Outright Gifts / Donate Now
A gift of cash is the most popular type of charitable gift because of its simplicity and ease of implementation. A gift of cash is as simple as completing an online form or writing a check; the gift is considered made on the date it is mailed or hand-deliverd. It is also tax deductible up to 50% of a donor's adjusted gross income. In addition, any amount in excess of the 50% reduction limit can be carried over for five years.
A gift of appreciated securities is an alternative to a cash gift. Appreciated securities held long term are deductible at their fair market value by the donor when made as a charitable gift. Such a gift provides a double benefit, one to the donor and one to the Spring Grove Heritage Foundation. With careful planning, a gift of appreciated securities can provide even greater tax benefits to the donor than a gift of equivalent value in cash.
Individuals can provide for the special people in their lives and for the Spring Grove Heritage Foundation and other philanthropic interests with bequests made through wills. Bequests in wills can take various forms:
- A general bequest in which the Spring Grove Heritage Foundation is designated to receive a specific dollar amount;
- A specific bequest leaves specific property to the Spring Grove Heritage Foundation;
- A percentage bequest is expressed as a percentage of an estate rather than a specific amount. If over the years, changes occur in the size of the estate, the bequest will change in the same proportion;
- A residuary bequest gives to the Spring Grove Heritage Foundation all or a portion of an estate after all debts, taxes, expenses, and other bequests have been paid.
A second and important but often overlooked means of making a planned gift is Life Insurance. A donor can name the Spring Grove Heritage Foundation as the primary beneficiary of a life insurance policy. The donor retains ownership of the policy and has access to the policy's cash value. Even though the value of the policy will be includible in the donor's estate, no federal estate-tax liability will result from this because of the charitable donotion.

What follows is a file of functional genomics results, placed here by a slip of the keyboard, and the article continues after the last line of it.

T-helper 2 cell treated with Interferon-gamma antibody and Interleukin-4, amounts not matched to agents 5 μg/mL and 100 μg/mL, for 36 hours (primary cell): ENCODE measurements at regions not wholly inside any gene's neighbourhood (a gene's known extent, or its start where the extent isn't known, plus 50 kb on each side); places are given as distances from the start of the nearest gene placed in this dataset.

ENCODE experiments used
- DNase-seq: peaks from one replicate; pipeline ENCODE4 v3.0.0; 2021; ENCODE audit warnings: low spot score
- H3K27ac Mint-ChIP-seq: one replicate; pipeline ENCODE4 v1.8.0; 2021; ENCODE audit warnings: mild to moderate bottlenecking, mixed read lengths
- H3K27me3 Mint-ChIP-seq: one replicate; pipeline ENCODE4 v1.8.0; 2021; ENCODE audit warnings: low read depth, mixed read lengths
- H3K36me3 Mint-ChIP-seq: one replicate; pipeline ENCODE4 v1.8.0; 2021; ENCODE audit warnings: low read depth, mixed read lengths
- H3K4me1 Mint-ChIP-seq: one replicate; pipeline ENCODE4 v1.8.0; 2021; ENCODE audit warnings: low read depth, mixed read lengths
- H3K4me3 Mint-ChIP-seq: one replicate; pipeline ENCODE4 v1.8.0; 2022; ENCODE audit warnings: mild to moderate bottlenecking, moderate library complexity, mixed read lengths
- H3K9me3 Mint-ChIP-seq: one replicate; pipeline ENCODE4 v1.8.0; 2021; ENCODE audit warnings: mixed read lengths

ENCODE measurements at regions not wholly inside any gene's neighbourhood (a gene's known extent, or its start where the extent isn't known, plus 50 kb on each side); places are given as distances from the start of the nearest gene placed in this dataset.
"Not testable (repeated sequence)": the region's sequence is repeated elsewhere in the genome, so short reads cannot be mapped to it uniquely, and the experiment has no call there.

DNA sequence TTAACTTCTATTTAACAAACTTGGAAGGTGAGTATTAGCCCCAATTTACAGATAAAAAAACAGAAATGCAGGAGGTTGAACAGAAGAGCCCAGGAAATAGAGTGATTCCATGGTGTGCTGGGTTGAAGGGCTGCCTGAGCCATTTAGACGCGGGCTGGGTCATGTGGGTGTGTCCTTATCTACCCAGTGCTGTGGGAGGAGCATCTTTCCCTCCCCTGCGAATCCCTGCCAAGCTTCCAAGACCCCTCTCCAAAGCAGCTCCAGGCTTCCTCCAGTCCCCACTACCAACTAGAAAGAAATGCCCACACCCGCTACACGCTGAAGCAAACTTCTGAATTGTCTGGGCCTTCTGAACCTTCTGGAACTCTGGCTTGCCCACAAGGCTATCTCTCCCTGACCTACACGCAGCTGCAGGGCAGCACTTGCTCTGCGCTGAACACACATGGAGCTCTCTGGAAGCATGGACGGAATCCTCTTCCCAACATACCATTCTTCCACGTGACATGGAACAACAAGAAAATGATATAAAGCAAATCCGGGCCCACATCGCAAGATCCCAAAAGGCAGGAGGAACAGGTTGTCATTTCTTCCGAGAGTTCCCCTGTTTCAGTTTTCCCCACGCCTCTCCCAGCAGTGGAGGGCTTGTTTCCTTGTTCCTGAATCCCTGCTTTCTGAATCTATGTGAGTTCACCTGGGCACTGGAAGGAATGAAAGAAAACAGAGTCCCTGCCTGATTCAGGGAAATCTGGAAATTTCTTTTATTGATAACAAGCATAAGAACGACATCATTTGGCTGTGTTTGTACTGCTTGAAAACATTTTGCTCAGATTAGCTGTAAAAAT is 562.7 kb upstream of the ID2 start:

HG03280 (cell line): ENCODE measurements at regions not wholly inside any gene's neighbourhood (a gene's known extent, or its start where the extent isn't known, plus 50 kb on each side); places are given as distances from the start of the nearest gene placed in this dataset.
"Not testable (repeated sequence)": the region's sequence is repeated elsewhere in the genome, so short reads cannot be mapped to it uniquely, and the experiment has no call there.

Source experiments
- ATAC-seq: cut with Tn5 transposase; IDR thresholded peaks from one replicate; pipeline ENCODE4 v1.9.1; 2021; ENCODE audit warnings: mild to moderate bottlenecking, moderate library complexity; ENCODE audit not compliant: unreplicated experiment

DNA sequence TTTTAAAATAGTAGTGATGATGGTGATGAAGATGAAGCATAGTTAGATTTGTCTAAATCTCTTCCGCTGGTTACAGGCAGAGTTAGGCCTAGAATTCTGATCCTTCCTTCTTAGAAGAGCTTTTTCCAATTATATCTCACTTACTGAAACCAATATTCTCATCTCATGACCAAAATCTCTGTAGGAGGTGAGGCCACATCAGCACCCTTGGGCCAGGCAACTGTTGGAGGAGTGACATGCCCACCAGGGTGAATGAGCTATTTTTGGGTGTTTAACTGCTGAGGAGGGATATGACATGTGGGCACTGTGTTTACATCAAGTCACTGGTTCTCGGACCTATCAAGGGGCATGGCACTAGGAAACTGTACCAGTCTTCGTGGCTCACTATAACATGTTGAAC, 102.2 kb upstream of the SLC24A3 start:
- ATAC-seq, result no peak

A third and relatively new way of making a planned gift is for the donor to designate the Spring Grove Heritage Foundation as the recipient of a personal IRA account or other retirement account.
A donor may also make a deferred gift to the Spring Grove Heritage Foundation by creating a charitable remainder trust. In establishing such a trust, the donor reserves the right to receive an annuity or other payment during the donor's life and the trust assets pass to the Spring Grove Heritage Foundation at the time of the donor's death. The individual creating the charitable remainder trust receives an income tax deduction when the trust is established. The charitable remainder trust can be particularly useful for gifts of appreciated securities.
Individuals choosing to name the Foundation in their estate planning or in deferred giving documents should take care to identify the Foundation properly as Spring Grove Heritage Foundation.